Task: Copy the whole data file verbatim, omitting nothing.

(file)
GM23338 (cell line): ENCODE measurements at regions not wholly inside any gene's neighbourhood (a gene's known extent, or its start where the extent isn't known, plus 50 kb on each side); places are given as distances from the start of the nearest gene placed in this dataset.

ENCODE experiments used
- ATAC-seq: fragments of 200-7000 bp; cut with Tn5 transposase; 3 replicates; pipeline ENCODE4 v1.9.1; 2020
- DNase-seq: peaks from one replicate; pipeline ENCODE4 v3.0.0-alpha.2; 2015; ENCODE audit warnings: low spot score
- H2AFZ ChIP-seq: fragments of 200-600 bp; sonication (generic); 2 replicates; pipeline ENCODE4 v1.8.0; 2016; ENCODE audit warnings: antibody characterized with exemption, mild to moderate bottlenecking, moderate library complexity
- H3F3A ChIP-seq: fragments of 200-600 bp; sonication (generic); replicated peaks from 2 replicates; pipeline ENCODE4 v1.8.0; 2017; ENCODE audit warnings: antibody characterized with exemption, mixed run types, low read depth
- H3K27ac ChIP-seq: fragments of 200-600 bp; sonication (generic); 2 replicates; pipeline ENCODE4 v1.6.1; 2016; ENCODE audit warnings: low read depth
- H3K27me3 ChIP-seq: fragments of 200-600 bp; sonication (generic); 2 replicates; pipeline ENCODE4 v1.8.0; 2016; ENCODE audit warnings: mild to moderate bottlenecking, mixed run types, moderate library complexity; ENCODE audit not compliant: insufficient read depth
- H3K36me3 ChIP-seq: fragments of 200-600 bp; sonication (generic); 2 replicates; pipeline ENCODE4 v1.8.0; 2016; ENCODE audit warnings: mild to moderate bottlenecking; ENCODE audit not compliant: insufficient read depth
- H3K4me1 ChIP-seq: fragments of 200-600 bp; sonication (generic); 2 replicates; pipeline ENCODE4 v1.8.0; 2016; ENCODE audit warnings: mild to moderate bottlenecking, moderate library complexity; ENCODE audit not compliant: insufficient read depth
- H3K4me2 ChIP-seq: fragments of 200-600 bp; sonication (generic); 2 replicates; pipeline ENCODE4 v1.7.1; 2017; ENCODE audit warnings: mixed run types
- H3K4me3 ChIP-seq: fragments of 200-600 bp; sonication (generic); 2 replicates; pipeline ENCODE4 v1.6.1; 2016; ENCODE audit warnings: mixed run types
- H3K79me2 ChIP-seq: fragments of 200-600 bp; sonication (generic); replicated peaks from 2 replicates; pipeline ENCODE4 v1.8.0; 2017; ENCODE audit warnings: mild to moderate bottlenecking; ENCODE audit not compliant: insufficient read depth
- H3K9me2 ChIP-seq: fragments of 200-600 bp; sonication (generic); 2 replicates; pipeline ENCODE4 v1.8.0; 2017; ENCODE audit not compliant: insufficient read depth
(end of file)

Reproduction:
GM23338 (cell line): ENCODE measurements at regions not wholly inside any gene's neighbourhood (a gene's known extent, or its start where the extent isn't known, plus 50 kb on each side); places are given as distances from the start of the nearest gene placed in this dataset.

ENCODE experiments used
- ATAC-seq: fragments of 200-7000 bp; cut with Tn5 transposase; 3 replicates; pipeline ENCODE4 v1.9.1; 2020
- DNase-seq: peaks from one replicate; pipeline ENCODE4 v3.0.0-alpha.2; 2015; ENCODE audit warnings: low spot score
- H2AFZ ChIP-seq: fragments of 200-600 bp; sonication (generic); 2 replicates; pipeline ENCODE4 v1.8.0; 2016; ENCODE audit warnings: antibody characterized with exemption, mild to moderate bottlenecking, moderate library complexity
- H3F3A ChIP-seq: fragments of 200-600 bp; sonication (generic); replicated peaks from 2 replicates; pipeline ENCODE4 v1.8.0; 2017; ENCODE audit warnings: antibody characterized with exemption, mixed run types, low read depth
- H3K27ac ChIP-seq: fragments of 200-600 bp; sonication (generic); 2 replicates; pipeline ENCODE4 v1.6.1; 2016; ENCODE audit warnings: low read depth
- H3K27me3 ChIP-seq: fragments of 200-600 bp; sonication (generic); 2 replicates; pipeline ENCODE4 v1.8.0; 2016; ENCODE audit warnings: mild to moderate bottlenecking, mixed run types, moderate library complexity; ENCODE audit not compliant: insufficient read depth
- H3K36me3 ChIP-seq: fragments of 200-600 bp; sonication (generic); 2 replicates; pipeline ENCODE4 v1.8.0; 2016; ENCODE audit warnings: mild to moderate bottlenecking; ENCODE audit not compliant: insufficient read depth
- H3K4me1 ChIP-seq: fragments of 200-600 bp; sonication (generic); 2 replicates; pipeline ENCODE4 v1.8.0; 2016; ENCODE audit warnings: mild to moderate bottlenecking, moderate library complexity; ENCODE audit not compliant: insufficient read depth
- H3K4me2 ChIP-seq: fragments of 200-600 bp; sonication (generic); 2 replicates; pipeline ENCODE4 v1.7.1; 2017; ENCODE audit warnings: mixed run types
- H3K4me3 ChIP-seq: fragments of 200-600 bp; sonication (generic); 2 replicates; pipeline ENCODE4 v1.6.1; 2016; ENCODE audit warnings: mixed run types
- H3K79me2 ChIP-seq: fragments of 200-600 bp; sonication (generic); replicated peaks from 2 replicates; pipeline ENCODE4 v1.8.0; 2017; ENCODE audit warnings: mild to moderate bottlenecking; ENCODE audit not compliant: insufficient read depth
- H3K9me2 ChIP-seq: fragments of 200-600 bp; sonication (generic); 2 replicates; pipeline ENCODE4 v1.8.0; 2017; ENCODE audit not compliant: insufficient read depth